Usable Mobile Multi-Factor Authentication       


Rachel Bellamy photo Pau-Chen Cheng photoLarry Koved photo Jacquelyn Martino photoKapil Singh photo Calvin B. (Cal) Swart photoShari Trewin photo

Usable Mobile Multi-Factor Authentication - Risk Perception

As people conduct more of their online transactions through mobile devices, what security risks do they perceive? We are studying risk perception in mobile transactions, focusing on applications with high security requirements: mobile banking, employee access to company data, and access to medical data.

We are conducting psychometric studies of risk perception and attitudes towards mobile authentication. Our studies to date have included information technology workers, doctors and individuals accessing personal data (contacted through Amazon Mechanical Turk).

radar chart showing risks perceived for personal financial transactions and IT company employee transactions.

Differences in perceived risks between individuals performing personal banking transactions, and IT company employees. Each spoke represents a broad risk area, and the position of the data point indicates the percentage of respondents mentioning each type of risk.

The scenarios presented included the use of an app and the web to do personal banking, accessing confidential company information, accessing medical information, and using a credit card with an unknown online retailer. Participants were asked to imagine themselves in situations such as their office, a quiet train at night, and a busy cafe. Open questions were asked about security risks they perceived, and factors affecting their decision whether to perform the transaction at that time and place. Information technology workers accessing company information were more concerned about device-level security risks and observation risks than individuals accessing personal financial information.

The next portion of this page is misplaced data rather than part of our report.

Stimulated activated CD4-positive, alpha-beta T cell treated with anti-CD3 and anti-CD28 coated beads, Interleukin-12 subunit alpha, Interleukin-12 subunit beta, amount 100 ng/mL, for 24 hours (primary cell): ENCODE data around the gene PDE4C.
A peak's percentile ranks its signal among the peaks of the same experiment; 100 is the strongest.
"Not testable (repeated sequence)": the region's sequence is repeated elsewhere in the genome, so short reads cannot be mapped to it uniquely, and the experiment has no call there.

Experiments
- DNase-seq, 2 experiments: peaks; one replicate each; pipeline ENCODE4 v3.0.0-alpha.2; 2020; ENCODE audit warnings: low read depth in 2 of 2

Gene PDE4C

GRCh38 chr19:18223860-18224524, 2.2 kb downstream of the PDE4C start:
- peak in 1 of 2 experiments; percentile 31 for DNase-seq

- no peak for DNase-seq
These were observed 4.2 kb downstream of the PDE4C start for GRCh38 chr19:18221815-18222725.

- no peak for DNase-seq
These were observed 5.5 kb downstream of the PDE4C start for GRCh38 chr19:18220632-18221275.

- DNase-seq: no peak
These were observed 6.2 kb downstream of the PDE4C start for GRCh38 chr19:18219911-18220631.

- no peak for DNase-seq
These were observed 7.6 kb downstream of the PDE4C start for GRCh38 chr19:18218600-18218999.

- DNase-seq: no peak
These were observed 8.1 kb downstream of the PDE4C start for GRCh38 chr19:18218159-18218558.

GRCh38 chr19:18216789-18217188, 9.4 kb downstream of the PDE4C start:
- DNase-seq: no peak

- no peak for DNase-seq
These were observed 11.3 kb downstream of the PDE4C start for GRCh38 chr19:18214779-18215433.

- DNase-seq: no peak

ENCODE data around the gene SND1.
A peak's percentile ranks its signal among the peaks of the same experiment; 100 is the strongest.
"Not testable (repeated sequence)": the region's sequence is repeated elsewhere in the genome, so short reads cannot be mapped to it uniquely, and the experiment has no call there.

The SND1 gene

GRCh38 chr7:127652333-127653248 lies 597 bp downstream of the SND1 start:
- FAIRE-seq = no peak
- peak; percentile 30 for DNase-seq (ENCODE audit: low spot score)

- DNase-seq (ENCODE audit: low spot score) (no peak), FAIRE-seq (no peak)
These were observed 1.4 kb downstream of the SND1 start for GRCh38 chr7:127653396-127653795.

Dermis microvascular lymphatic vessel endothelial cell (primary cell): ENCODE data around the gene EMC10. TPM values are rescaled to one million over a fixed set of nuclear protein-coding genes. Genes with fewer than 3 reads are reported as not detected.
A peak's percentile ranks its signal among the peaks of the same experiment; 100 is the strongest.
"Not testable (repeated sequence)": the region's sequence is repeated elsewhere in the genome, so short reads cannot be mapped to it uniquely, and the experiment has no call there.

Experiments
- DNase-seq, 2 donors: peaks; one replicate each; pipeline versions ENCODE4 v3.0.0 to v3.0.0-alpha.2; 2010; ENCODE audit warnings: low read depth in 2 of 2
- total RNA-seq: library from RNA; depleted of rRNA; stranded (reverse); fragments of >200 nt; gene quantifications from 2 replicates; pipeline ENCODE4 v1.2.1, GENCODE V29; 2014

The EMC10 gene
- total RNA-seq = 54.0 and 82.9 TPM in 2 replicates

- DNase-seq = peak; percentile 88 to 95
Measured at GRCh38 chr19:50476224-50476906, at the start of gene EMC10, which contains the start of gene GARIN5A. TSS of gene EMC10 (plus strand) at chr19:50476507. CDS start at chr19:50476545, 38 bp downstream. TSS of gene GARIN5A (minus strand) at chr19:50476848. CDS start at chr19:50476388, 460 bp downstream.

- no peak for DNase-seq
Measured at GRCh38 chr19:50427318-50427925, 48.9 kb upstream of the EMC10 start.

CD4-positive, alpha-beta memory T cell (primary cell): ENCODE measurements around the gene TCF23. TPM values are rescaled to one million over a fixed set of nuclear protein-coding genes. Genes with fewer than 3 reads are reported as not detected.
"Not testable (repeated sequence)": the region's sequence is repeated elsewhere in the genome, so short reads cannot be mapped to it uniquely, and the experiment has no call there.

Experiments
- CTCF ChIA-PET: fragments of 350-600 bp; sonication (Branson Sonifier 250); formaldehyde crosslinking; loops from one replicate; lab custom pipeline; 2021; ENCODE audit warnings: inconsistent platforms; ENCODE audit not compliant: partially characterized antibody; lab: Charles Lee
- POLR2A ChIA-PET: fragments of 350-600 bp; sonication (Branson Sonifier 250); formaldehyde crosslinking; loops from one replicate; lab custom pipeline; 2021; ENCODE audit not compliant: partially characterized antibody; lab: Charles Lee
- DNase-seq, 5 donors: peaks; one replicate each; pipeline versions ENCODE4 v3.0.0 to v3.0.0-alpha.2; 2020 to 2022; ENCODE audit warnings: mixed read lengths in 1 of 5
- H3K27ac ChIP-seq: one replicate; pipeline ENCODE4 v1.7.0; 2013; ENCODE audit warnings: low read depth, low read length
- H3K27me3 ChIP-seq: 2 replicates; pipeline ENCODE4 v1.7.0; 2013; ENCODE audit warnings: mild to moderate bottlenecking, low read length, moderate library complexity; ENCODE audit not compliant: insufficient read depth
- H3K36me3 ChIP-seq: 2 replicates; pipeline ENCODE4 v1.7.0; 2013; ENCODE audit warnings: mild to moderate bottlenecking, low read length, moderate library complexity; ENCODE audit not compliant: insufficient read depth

Each of the general risk areas in the figure above comprises a set of related risks. For example, the 'Network' category includes man-in-the-middle attacks, network snooping, insecure data transmission, and unsafe WiFi or cellular networks. None of these individual risks was mentioned by more than 33% of participants. Only 46% of participants locked their phones. The most commonly cited risks were shoulder surfing and network snooping. Device theft, loss, hacking and malware were not prominent concerns.

All of the identified risk factors relate to the loss of personal or confidential information, including passwords. Larger consequences of loss, including access to personal or company accounts, financial loss, identity theft, and publication of private information, were also identified. Some participants also cited risks associated with using a mobile device in a particular situation, e.g. personal safety. Future studies using other scenarios and locations may expose further perceived risks.

We are now comparing these findings with actual risk as perceived by organizations, and identifying areas of mismatch between the users’ perceptions and the organization. Where there is a mismatch, risk communication with the user offers a way to align user and system perceptions of risk. When user and system perceptions are aligned, there is greater likelihood that users will accept and comply with organizational security requirements such as multi-factor authentication methods.